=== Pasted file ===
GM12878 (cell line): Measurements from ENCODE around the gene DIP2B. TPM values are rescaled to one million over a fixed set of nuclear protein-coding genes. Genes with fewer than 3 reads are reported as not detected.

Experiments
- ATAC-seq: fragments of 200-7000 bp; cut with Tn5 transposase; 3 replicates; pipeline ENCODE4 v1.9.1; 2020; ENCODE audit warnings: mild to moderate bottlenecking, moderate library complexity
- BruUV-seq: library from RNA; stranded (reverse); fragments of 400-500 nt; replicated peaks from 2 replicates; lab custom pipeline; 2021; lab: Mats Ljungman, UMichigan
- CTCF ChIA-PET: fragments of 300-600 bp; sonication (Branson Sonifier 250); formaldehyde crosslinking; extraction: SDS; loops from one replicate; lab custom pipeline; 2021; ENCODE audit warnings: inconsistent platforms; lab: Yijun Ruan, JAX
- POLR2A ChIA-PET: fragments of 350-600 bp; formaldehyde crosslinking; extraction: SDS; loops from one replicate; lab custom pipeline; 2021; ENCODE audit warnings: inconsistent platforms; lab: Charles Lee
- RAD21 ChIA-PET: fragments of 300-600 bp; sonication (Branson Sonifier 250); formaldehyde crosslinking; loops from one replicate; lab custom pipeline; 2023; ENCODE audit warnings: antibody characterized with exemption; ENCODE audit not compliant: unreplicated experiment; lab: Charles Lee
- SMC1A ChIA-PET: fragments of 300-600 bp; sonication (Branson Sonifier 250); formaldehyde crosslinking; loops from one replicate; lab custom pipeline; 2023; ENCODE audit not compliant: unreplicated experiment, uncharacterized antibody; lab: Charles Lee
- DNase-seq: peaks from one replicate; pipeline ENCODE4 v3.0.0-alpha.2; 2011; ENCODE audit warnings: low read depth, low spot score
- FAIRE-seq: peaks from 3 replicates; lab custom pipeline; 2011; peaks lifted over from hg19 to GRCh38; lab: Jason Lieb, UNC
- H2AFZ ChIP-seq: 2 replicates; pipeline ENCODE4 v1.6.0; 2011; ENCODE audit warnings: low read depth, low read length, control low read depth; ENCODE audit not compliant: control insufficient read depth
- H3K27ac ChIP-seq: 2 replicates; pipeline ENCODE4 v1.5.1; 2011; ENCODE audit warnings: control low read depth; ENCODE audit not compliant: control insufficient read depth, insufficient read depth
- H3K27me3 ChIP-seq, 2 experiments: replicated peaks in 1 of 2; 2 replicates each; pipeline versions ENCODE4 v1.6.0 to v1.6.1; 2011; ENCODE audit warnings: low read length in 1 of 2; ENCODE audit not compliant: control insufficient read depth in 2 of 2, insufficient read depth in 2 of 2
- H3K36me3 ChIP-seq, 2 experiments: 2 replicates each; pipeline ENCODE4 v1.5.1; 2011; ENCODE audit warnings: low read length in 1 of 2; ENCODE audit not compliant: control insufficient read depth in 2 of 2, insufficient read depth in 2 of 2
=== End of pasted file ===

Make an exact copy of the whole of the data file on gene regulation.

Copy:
GM12878 (cell line): Measurements from ENCODE around the gene DIP2B. TPM values are rescaled to one million over a fixed set of nuclear protein-coding genes. Genes with fewer than 3 reads are reported as not detected.

Experiments
- ATAC-seq: fragments of 200-7000 bp; cut with Tn5 transposase; 3 replicates; pipeline ENCODE4 v1.9.1; 2020; ENCODE audit warnings: mild to moderate bottlenecking, moderate library complexity
- BruUV-seq: library from RNA; stranded (reverse); fragments of 400-500 nt; replicated peaks from 2 replicates; lab custom pipeline; 2021; lab: Mats Ljungman, UMichigan
- CTCF ChIA-PET: fragments of 300-600 bp; sonication (Branson Sonifier 250); formaldehyde crosslinking; extraction: SDS; loops from one replicate; lab custom pipeline; 2021; ENCODE audit warnings: inconsistent platforms; lab: Yijun Ruan, JAX
- POLR2A ChIA-PET: fragments of 350-600 bp; formaldehyde crosslinking; extraction: SDS; loops from one replicate; lab custom pipeline; 2021; ENCODE audit warnings: inconsistent platforms; lab: Charles Lee
- RAD21 ChIA-PET: fragments of 300-600 bp; sonication (Branson Sonifier 250); formaldehyde crosslinking; loops from one replicate; lab custom pipeline; 2023; ENCODE audit warnings: antibody characterized with exemption; ENCODE audit not compliant: unreplicated experiment; lab: Charles Lee
- SMC1A ChIA-PET: fragments of 300-600 bp; sonication (Branson Sonifier 250); formaldehyde crosslinking; loops from one replicate; lab custom pipeline; 2023; ENCODE audit not compliant: unreplicated experiment, uncharacterized antibody; lab: Charles Lee
- DNase-seq: peaks from one replicate; pipeline ENCODE4 v3.0.0-alpha.2; 2011; ENCODE audit warnings: low read depth, low spot score
- FAIRE-seq: peaks from 3 replicates; lab custom pipeline; 2011; peaks lifted over from hg19 to GRCh38; lab: Jason Lieb, UNC
- H2AFZ ChIP-seq: 2 replicates; pipeline ENCODE4 v1.6.0; 2011; ENCODE audit warnings: low read depth, low read length, control low read depth; ENCODE audit not compliant: control insufficient read depth
- H3K27ac ChIP-seq: 2 replicates; pipeline ENCODE4 v1.5.1; 2011; ENCODE audit warnings: control low read depth; ENCODE audit not compliant: control insufficient read depth, insufficient read depth
- H3K27me3 ChIP-seq, 2 experiments: replicated peaks in 1 of 2; 2 replicates each; pipeline versions ENCODE4 v1.6.0 to v1.6.1; 2011; ENCODE audit warnings: low read length in 1 of 2; ENCODE audit not compliant: control insufficient read depth in 2 of 2, insufficient read depth in 2 of 2
- H3K36me3 ChIP-seq, 2 experiments: 2 replicates each; pipeline ENCODE4 v1.5.1; 2011; ENCODE audit warnings: low read length in 1 of 2; ENCODE audit not compliant: control insufficient read depth in 2 of 2, insufficient read depth in 2 of 2